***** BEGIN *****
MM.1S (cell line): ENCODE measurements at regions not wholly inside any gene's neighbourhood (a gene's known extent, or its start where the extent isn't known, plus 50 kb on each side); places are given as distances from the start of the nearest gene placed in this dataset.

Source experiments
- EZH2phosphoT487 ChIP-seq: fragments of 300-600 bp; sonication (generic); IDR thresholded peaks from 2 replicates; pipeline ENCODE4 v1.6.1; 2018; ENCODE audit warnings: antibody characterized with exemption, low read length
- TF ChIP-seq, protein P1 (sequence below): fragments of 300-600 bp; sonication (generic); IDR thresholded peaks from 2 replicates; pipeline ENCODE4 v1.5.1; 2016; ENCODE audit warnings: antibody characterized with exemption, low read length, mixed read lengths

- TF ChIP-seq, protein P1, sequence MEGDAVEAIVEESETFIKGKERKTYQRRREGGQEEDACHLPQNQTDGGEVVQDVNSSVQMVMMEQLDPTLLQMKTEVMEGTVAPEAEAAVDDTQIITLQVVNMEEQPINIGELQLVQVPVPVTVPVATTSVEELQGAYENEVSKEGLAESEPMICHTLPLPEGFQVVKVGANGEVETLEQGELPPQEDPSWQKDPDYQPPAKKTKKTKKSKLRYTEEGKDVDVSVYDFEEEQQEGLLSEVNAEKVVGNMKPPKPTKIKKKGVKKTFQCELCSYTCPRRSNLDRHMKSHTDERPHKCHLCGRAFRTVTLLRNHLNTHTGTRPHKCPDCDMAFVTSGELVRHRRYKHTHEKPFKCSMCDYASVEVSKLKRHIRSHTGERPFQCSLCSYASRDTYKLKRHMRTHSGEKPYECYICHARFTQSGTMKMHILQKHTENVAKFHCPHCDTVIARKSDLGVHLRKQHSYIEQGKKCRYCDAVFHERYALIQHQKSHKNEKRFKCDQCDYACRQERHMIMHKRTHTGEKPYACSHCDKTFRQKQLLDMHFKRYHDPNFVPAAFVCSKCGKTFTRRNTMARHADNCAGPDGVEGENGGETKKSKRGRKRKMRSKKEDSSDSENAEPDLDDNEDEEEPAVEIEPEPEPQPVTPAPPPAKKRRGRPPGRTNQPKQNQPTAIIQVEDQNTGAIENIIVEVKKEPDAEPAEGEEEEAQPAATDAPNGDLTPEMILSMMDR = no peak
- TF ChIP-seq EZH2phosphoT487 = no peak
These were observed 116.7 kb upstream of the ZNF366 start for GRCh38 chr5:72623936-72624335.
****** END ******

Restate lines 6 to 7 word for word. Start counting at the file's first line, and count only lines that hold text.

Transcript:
- TF ChIP-seq EZH2phosphoT487 = no peak
These were observed 116.7 kb upstream of the ZNF366 start for GRCh38 chr5:72623936-72624335.